The social exchange and instrumental perspectives on employees' response to job insecurity

Yui Tim, Edward WONG, Chi Sum WONG, Hang Yue NGO, Hon Kwong LUI

Research output: Journal PublicationsJournal Article (refereed)Researchpeer-review

Abstract

Job insecurity has become an important topic for western organizations in the past decade due to uncertain economic conditions, global competition and the advancement of information technology. According to the perspective of social exchange theory, job insecurity may have negative impact on organizational citizenship behaviors but this detrimental effect will be buffered by trust in organization. We propose that employees response to job insecurity may also be affected by the consequences of their responses. We label this as the instrumental perspective. In this study, we carefully chose a joint venture and a SOE sample in China to test these two perspectives. In the joint venture sample, we hypothesized that the social exchange perspective would be applicable because increasing organizational citizenship behaviors in response to job insecurity would have little impact on positive consequences. On contrary, employees of the SOE may reduce their chance of being laid-off or able to bargain for better after lay-off arrangements by improving their performance and organizational citizenship behaviors. Thus, the instrumental perspective would be more appropriate. Data from 295 and 253 supervisor-subordinate dyads were collected in the joint venture and the SOE, respectively. Results supported our hypotheses. Implications are discussed.
Original languageEnglish
Pages (from-to)1-17
Number of pages17
JournalWeb Journal of Chinese Management Review
Volume6
Issue number1
Publication statusPublished - 1 Feb 2003

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Social exchange
Employees
Job insecurity
Joint ventures
Organizational citizenship behavior
Social exchange theory
Supervisors
Global competition
China
Economic conditions
Dyads

Cite this

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title = "The social exchange and instrumental perspectives on employees' response to job insecurity",
abstract = "Job insecurity has become an important topic for western organizations in the past decade due to uncertain economic conditions, global competition and the advancement of information technology. According to the perspective of social exchange theory, job insecurity may have negative impact on organizational citizenship behaviors but this detrimental effect will be buffered by trust in organization. We propose that employees response to job insecurity may also be affected by the consequences of their responses. We label this as the instrumental perspective. In this study, we carefully chose a joint venture and a SOE sample in China to test these two perspectives. In the joint venture sample, we hypothesized that the social exchange perspective would be applicable because increasing organizational citizenship behaviors in response to job insecurity would have little impact on positive consequences. On contrary, employees of the SOE may reduce their chance of being laid-off or able to bargain for better after lay-off arrangements by improving their performance and organizational citizenship behaviors. Thus, the instrumental perspective would be more appropriate. Data from 295 and 253 supervisor-subordinate dyads were collected in the joint venture and the SOE, respectively. Results supported our hypotheses. Implications are discussed.",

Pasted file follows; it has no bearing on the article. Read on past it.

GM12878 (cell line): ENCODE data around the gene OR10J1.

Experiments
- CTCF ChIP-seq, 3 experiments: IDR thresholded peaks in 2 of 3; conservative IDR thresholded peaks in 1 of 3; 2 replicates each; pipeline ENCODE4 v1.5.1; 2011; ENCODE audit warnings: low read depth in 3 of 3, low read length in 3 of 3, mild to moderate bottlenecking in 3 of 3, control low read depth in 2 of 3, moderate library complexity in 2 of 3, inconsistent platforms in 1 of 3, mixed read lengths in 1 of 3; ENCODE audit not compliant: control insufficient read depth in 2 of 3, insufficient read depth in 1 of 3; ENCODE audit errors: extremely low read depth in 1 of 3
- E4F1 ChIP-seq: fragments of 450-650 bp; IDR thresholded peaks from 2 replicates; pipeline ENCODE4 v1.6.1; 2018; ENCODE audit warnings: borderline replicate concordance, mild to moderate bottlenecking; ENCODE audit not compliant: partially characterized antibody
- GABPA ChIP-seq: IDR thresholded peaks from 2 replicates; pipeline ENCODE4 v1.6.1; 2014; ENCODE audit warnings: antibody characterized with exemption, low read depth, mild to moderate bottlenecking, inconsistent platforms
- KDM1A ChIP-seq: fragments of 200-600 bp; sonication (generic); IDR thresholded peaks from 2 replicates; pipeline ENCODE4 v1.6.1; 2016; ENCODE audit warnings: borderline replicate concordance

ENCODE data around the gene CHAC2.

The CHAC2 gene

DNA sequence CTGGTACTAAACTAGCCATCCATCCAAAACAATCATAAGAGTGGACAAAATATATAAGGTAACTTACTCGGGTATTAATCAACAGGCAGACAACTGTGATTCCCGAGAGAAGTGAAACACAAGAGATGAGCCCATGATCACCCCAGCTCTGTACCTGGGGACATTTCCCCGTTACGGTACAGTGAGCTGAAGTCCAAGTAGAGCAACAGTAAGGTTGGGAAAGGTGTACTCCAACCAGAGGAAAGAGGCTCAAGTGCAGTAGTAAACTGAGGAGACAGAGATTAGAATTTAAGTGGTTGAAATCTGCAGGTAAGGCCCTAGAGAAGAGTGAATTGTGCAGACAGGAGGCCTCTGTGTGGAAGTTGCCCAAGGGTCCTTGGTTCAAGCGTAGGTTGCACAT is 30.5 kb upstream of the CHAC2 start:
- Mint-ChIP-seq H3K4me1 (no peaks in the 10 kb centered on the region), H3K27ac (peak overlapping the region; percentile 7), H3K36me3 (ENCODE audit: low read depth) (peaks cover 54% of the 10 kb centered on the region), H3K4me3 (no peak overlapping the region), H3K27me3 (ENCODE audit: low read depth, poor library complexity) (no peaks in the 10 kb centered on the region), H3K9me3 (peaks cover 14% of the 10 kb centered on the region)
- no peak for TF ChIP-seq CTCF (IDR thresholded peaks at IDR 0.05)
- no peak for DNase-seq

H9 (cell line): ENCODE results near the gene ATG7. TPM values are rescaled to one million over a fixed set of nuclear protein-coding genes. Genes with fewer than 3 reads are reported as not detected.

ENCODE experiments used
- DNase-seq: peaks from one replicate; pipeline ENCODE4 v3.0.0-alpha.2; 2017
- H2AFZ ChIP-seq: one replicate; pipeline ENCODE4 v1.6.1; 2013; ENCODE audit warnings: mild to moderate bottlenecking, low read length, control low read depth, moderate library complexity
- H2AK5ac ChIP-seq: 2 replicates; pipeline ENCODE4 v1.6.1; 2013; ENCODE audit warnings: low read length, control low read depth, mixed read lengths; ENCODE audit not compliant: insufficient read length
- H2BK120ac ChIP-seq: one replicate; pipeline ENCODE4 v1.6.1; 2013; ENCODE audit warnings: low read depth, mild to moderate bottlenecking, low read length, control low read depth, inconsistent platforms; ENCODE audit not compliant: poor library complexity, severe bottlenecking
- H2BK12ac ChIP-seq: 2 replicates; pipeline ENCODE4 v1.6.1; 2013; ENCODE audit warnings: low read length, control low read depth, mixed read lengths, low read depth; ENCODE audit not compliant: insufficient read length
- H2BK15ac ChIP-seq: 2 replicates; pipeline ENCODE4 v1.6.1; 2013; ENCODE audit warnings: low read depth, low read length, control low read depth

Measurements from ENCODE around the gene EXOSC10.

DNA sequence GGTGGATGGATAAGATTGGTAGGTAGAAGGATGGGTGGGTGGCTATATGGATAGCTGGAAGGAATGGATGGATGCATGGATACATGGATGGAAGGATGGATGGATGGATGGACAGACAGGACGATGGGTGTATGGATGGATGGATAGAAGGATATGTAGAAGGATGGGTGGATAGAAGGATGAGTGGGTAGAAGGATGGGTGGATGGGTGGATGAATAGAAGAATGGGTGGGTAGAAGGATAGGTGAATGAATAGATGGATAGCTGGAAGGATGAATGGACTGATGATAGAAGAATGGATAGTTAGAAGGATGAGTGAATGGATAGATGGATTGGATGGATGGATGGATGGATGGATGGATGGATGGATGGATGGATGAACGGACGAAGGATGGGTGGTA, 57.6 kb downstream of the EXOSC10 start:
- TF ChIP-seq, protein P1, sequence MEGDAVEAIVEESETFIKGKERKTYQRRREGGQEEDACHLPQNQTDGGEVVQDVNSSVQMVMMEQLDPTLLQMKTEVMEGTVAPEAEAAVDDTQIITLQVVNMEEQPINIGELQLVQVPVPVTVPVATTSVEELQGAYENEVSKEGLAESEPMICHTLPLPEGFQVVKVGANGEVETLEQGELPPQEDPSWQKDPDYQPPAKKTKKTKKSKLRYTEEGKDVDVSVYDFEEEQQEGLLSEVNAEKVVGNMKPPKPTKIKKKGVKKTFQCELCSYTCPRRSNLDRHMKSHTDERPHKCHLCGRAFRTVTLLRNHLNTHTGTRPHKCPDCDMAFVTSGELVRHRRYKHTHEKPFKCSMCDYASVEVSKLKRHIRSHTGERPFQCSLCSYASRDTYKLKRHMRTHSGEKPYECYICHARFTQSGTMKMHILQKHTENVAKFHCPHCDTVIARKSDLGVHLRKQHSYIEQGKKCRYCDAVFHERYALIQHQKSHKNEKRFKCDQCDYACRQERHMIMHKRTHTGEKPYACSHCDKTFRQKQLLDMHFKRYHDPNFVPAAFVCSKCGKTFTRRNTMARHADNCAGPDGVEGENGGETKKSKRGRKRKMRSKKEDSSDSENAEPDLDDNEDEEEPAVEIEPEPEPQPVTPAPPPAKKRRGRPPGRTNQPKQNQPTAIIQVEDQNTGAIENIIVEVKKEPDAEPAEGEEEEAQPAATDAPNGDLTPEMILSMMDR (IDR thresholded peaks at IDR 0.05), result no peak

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The social exchange and instrumental perspectives on employees' response to job insecurity. / WONG, Yui Tim, Edward; WONG, Chi Sum; NGO, Hang Yue; LUI, Hon Kwong.

In: Web Journal of Chinese Management Review, Vol. 6, No. 1, 01.02.2003, p. 1-17.

Research output: Journal PublicationsJournal Article (refereed)Researchpeer-review

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AB - Job insecurity has become an important topic for western organizations in the past decade due to uncertain economic conditions, global competition and the advancement of information technology. According to the perspective of social exchange theory, job insecurity may have negative impact on organizational citizenship behaviors but this detrimental effect will be buffered by trust in organization. We propose that employees response to job insecurity may also be affected by the consequences of their responses. We label this as the instrumental perspective. In this study, we carefully chose a joint venture and a SOE sample in China to test these two perspectives. In the joint venture sample, we hypothesized that the social exchange perspective would be applicable because increasing organizational citizenship behaviors in response to job insecurity would have little impact on positive consequences. On contrary, employees of the SOE may reduce their chance of being laid-off or able to bargain for better after lay-off arrangements by improving their performance and organizational citizenship behaviors. Thus, the instrumental perspective would be more appropriate. Data from 295 and 253 supervisor-subordinate dyads were collected in the joint venture and the SOE, respectively. Results supported our hypotheses. Implications are discussed.

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